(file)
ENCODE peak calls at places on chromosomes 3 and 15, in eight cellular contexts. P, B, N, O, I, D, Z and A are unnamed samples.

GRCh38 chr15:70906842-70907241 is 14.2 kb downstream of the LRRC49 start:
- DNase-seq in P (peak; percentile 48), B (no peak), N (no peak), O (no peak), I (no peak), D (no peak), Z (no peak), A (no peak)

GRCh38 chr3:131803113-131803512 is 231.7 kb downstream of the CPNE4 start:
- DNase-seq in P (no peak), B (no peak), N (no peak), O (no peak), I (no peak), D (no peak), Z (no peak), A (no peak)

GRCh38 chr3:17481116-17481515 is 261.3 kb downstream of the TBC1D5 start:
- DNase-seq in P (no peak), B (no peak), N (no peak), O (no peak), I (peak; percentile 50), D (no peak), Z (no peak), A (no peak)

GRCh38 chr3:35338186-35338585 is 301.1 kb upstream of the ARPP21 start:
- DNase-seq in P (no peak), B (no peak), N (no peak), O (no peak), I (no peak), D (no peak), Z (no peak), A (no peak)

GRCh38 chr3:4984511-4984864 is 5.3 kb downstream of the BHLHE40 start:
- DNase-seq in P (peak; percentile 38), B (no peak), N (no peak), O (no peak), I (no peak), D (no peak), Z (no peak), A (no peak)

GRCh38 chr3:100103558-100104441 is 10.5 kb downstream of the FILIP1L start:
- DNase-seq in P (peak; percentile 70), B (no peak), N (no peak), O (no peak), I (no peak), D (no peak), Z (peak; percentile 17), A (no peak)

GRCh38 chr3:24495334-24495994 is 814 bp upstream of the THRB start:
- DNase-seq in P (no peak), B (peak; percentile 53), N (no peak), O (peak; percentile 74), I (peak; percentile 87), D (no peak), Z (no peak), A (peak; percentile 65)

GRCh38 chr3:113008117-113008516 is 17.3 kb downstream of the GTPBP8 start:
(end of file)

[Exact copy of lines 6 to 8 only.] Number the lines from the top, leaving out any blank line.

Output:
GRCh38 chr3:17481116-17481515 is 261.3 kb downstream of the TBC1D5 start:
- DNase-seq in P (no peak), B (no peak), N (no peak), O (no peak), I (peak; percentile 50), D (no peak), Z (no peak), A (no peak)

GRCh38 chr3:35338186-35338585 is 301.1 kb upstream of the ARPP21 start: